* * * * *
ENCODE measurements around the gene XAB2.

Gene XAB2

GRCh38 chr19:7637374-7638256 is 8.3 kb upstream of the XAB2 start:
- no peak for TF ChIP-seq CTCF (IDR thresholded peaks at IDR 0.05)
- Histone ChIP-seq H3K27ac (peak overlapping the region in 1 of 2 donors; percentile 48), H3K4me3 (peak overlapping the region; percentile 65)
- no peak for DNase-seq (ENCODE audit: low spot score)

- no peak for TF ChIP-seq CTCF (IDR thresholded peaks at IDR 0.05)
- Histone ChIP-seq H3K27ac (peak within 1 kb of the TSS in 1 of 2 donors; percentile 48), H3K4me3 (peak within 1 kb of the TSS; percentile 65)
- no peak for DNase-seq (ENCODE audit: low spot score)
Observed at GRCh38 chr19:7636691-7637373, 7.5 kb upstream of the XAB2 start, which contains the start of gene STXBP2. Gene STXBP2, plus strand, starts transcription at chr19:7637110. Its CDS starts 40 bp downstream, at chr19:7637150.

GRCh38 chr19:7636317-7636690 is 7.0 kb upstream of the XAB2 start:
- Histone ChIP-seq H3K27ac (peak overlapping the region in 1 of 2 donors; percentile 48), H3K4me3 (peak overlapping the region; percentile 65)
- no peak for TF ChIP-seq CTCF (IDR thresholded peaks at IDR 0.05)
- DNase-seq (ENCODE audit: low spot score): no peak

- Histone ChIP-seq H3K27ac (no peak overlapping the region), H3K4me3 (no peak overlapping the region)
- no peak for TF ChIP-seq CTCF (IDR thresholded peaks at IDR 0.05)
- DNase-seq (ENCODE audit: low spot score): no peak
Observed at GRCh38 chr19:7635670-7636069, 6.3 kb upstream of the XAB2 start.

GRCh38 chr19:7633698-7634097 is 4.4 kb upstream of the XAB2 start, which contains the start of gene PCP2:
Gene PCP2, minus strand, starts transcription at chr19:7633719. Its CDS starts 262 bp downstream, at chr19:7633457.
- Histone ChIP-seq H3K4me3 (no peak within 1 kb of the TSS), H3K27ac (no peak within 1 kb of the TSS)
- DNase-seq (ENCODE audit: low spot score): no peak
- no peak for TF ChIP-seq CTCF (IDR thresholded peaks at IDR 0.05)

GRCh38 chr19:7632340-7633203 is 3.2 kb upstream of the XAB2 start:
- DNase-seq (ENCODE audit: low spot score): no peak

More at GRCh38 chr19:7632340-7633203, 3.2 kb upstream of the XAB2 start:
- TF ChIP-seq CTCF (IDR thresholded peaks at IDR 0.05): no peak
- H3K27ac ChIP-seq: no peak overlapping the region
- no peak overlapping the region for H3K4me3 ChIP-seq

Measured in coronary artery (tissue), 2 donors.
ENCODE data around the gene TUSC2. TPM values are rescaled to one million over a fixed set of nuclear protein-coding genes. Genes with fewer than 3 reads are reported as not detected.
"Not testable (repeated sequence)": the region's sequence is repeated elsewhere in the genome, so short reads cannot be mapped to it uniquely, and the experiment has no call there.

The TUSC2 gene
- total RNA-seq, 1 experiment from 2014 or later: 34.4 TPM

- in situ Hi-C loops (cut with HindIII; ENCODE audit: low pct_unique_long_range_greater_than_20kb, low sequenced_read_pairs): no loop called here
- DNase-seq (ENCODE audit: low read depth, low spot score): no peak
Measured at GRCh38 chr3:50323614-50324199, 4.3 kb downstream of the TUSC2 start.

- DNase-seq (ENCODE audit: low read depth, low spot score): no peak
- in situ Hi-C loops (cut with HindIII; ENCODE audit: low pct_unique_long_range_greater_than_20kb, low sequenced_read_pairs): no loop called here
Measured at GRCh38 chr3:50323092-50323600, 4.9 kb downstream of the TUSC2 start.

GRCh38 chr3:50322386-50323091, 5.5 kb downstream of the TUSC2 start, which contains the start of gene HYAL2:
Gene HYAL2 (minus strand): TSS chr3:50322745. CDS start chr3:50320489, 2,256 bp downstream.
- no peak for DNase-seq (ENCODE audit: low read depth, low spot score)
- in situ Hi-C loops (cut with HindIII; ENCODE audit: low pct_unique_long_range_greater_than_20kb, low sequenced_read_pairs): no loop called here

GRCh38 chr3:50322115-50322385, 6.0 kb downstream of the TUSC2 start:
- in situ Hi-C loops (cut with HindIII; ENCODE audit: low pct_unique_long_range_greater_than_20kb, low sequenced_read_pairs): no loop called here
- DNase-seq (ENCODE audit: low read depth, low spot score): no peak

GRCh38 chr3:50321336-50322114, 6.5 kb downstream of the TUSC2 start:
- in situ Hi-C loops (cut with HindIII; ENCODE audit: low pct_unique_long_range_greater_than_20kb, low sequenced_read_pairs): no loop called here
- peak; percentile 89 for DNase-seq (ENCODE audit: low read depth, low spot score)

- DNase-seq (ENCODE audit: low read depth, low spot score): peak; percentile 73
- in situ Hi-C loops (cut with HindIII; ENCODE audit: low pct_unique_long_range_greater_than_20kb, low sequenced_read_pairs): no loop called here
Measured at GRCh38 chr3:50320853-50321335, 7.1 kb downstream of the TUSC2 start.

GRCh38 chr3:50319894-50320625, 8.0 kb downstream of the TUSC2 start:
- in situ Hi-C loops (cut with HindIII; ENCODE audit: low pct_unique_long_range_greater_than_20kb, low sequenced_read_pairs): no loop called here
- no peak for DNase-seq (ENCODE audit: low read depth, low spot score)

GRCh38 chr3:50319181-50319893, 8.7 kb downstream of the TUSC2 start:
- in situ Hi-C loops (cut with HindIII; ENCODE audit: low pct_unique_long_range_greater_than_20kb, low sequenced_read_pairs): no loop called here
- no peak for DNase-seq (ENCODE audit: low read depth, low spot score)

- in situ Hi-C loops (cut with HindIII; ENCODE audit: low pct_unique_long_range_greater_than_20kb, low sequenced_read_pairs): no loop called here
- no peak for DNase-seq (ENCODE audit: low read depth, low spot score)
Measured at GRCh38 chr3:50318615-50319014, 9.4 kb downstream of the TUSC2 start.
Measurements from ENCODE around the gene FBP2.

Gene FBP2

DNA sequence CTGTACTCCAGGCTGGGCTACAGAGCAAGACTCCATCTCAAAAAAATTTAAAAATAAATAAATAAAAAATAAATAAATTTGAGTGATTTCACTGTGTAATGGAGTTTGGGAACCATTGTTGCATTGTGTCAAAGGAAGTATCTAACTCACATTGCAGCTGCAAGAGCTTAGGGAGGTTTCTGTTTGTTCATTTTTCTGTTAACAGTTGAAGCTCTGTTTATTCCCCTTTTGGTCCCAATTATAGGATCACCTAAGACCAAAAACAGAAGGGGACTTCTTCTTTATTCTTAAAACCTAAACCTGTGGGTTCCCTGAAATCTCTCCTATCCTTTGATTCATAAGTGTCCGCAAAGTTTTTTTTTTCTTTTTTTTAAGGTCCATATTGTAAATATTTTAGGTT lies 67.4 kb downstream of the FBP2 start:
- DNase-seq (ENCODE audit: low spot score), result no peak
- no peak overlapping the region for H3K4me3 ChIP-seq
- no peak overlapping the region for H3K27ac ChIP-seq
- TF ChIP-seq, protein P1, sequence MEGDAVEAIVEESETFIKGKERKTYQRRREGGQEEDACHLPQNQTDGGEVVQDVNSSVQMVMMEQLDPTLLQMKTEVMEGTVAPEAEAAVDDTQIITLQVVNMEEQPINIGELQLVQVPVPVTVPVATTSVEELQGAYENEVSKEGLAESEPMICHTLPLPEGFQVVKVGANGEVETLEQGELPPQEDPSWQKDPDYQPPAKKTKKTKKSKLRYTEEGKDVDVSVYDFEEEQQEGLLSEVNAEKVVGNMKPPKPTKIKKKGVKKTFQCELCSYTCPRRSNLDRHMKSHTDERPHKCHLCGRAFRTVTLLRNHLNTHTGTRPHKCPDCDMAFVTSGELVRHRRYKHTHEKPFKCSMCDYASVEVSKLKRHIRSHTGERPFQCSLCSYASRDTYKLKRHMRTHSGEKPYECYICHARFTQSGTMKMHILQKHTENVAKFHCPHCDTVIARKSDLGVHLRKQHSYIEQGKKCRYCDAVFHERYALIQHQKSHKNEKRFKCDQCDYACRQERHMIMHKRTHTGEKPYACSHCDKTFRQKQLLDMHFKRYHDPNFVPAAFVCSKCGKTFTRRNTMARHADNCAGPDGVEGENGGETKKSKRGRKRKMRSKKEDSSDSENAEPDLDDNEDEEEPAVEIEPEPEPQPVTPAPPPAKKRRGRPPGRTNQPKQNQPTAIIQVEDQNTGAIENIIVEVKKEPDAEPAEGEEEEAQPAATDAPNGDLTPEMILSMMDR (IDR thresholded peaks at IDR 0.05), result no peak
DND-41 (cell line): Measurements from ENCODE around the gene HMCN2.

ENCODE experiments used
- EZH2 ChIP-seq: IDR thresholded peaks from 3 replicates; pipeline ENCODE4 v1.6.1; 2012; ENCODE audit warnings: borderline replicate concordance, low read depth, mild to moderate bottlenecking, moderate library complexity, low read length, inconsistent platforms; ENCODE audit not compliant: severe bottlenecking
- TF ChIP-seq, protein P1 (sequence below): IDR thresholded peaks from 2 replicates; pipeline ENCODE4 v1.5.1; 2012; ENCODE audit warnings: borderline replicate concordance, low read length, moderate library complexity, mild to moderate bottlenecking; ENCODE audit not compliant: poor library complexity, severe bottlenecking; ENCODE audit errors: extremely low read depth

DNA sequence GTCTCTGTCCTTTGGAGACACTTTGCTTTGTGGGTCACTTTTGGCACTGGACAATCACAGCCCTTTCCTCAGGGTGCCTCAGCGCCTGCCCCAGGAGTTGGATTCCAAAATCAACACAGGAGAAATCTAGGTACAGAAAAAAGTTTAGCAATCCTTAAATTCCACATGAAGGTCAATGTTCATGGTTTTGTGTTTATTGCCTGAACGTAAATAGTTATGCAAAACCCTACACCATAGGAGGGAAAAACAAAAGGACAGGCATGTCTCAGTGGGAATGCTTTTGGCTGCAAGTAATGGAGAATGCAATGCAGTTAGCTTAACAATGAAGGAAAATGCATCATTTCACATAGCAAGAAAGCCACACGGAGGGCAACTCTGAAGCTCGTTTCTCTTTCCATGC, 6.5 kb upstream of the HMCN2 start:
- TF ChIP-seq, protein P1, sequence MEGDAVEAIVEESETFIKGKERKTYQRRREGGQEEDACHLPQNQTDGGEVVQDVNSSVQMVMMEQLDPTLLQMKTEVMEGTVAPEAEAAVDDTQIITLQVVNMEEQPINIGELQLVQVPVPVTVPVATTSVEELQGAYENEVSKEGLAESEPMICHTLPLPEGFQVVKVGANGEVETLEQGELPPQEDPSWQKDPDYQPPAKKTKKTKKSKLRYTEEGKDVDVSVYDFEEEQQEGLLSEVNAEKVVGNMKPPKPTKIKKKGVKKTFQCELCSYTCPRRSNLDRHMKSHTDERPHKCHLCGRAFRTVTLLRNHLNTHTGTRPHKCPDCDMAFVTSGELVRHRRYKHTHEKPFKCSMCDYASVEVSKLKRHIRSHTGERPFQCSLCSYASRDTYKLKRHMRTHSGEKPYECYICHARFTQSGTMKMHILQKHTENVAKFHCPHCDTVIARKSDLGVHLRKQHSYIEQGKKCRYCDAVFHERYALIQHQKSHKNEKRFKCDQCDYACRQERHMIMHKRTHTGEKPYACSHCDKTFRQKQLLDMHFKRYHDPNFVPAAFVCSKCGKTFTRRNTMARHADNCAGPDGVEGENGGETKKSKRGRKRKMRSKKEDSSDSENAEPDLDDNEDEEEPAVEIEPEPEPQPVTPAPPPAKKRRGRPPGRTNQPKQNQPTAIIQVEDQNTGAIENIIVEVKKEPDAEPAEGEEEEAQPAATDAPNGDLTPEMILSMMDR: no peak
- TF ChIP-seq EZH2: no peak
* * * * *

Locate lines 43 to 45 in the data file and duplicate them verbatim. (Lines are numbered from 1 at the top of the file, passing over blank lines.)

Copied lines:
- no peak for DNase-seq (ENCODE audit: low read depth, low spot score)
- in situ Hi-C loops (cut with HindIII; ENCODE audit: low pct_unique_long_range_greater_than_20kb, low sequenced_read_pairs): no loop called here

GRCh38 chr3:50322115-50322385, 6.0 kb downstream of the TUSC2 start: